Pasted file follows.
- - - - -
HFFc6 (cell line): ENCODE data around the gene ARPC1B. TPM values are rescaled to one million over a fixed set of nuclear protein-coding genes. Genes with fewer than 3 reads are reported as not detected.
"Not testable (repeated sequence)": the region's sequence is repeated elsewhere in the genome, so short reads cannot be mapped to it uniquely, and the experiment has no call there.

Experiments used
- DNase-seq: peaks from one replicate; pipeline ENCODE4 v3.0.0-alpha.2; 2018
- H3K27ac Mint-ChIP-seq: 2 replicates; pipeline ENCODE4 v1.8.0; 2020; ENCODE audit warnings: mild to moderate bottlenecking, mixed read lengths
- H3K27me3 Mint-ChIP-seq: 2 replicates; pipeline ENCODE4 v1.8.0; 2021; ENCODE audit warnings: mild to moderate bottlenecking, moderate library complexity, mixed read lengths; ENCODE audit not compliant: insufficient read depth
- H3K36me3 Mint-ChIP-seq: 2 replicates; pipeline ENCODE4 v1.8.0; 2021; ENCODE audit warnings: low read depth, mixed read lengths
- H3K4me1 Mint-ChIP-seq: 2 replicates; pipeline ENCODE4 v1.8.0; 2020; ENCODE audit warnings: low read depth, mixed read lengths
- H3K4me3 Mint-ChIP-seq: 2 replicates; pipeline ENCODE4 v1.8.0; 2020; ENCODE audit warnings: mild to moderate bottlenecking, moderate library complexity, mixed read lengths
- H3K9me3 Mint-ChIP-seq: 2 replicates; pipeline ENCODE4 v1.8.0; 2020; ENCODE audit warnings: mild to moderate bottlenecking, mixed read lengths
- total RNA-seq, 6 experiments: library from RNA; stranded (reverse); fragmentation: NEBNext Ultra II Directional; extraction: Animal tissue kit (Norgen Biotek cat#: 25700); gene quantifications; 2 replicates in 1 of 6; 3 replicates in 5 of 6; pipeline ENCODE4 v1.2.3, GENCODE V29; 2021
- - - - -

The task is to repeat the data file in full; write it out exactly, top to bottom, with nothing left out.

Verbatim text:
HFFc6 (cell line): ENCODE data around the gene ARPC1B. TPM values are rescaled to one million over a fixed set of nuclear protein-coding genes. Genes with fewer than 3 reads are reported as not detected.
"Not testable (repeated sequence)": the region's sequence is repeated elsewhere in the genome, so short reads cannot be mapped to it uniquely, and the experiment has no call there.

Experiments used
- DNase-seq: peaks from one replicate; pipeline ENCODE4 v3.0.0-alpha.2; 2018
- H3K27ac Mint-ChIP-seq: 2 replicates; pipeline ENCODE4 v1.8.0; 2020; ENCODE audit warnings: mild to moderate bottlenecking, mixed read lengths
- H3K27me3 Mint-ChIP-seq: 2 replicates; pipeline ENCODE4 v1.8.0; 2021; ENCODE audit warnings: mild to moderate bottlenecking, moderate library complexity, mixed read lengths; ENCODE audit not compliant: insufficient read depth
- H3K36me3 Mint-ChIP-seq: 2 replicates; pipeline ENCODE4 v1.8.0; 2021; ENCODE audit warnings: low read depth, mixed read lengths
- H3K4me1 Mint-ChIP-seq: 2 replicates; pipeline ENCODE4 v1.8.0; 2020; ENCODE audit warnings: low read depth, mixed read lengths
- H3K4me3 Mint-ChIP-seq: 2 replicates; pipeline ENCODE4 v1.8.0; 2020; ENCODE audit warnings: mild to moderate bottlenecking, moderate library complexity, mixed read lengths
- H3K9me3 Mint-ChIP-seq: 2 replicates; pipeline ENCODE4 v1.8.0; 2020; ENCODE audit warnings: mild to moderate bottlenecking, mixed read lengths
- total RNA-seq, 6 experiments: library from RNA; stranded (reverse); fragmentation: NEBNext Ultra II Directional; extraction: Animal tissue kit (Norgen Biotek cat#: 25700); gene quantifications; 2 replicates in 1 of 6; 3 replicates in 5 of 6; pipeline ENCODE4 v1.2.3, GENCODE V29; 2021